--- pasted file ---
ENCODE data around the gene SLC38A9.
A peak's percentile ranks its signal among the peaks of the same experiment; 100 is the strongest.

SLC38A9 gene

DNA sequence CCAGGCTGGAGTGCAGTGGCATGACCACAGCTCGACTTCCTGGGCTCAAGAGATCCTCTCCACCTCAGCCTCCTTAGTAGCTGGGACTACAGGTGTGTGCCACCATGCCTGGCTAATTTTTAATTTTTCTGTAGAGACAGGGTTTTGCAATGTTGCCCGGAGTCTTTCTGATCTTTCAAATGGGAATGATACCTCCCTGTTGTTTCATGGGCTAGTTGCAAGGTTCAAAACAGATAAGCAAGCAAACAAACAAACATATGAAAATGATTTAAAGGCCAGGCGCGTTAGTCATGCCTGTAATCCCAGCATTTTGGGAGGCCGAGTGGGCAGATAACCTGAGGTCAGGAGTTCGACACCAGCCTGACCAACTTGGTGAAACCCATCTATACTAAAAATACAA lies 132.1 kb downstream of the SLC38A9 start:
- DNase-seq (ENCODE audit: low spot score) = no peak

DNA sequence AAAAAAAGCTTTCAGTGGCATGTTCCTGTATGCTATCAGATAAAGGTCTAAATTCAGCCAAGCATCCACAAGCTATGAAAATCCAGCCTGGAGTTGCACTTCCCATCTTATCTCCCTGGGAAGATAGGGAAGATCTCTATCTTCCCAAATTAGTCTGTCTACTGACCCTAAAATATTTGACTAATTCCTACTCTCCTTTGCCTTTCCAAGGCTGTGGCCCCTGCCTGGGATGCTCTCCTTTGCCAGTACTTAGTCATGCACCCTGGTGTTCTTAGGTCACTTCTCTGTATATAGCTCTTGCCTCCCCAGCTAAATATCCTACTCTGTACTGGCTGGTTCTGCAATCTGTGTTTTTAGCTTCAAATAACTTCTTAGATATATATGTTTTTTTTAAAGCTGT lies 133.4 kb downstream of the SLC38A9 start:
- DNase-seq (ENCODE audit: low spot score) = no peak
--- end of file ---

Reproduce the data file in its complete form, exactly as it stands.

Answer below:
ENCODE data around the gene SLC38A9.
A peak's percentile ranks its signal among the peaks of the same experiment; 100 is the strongest.

SLC38A9 gene

DNA sequence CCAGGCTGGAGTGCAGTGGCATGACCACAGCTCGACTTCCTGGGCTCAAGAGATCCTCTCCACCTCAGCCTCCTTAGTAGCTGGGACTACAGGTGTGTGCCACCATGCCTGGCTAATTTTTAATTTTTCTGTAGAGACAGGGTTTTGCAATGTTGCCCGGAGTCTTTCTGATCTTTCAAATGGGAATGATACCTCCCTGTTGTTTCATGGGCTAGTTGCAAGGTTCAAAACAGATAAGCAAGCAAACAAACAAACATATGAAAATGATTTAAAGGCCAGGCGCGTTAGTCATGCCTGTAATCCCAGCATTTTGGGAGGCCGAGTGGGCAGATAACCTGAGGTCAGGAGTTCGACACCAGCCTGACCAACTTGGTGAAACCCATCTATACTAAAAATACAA lies 132.1 kb downstream of the SLC38A9 start:
- DNase-seq (ENCODE audit: low spot score) = no peak

DNA sequence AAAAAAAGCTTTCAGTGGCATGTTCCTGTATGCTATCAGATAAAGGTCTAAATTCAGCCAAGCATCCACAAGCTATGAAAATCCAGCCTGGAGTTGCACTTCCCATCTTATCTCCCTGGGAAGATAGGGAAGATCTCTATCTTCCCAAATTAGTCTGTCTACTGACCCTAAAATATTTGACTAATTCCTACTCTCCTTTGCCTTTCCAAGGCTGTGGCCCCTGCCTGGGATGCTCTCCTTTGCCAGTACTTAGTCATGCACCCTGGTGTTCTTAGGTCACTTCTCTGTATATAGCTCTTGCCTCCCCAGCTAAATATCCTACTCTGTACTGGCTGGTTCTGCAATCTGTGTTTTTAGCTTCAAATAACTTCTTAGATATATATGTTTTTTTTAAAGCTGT lies 133.4 kb downstream of the SLC38A9 start:
- DNase-seq (ENCODE audit: low spot score) = no peak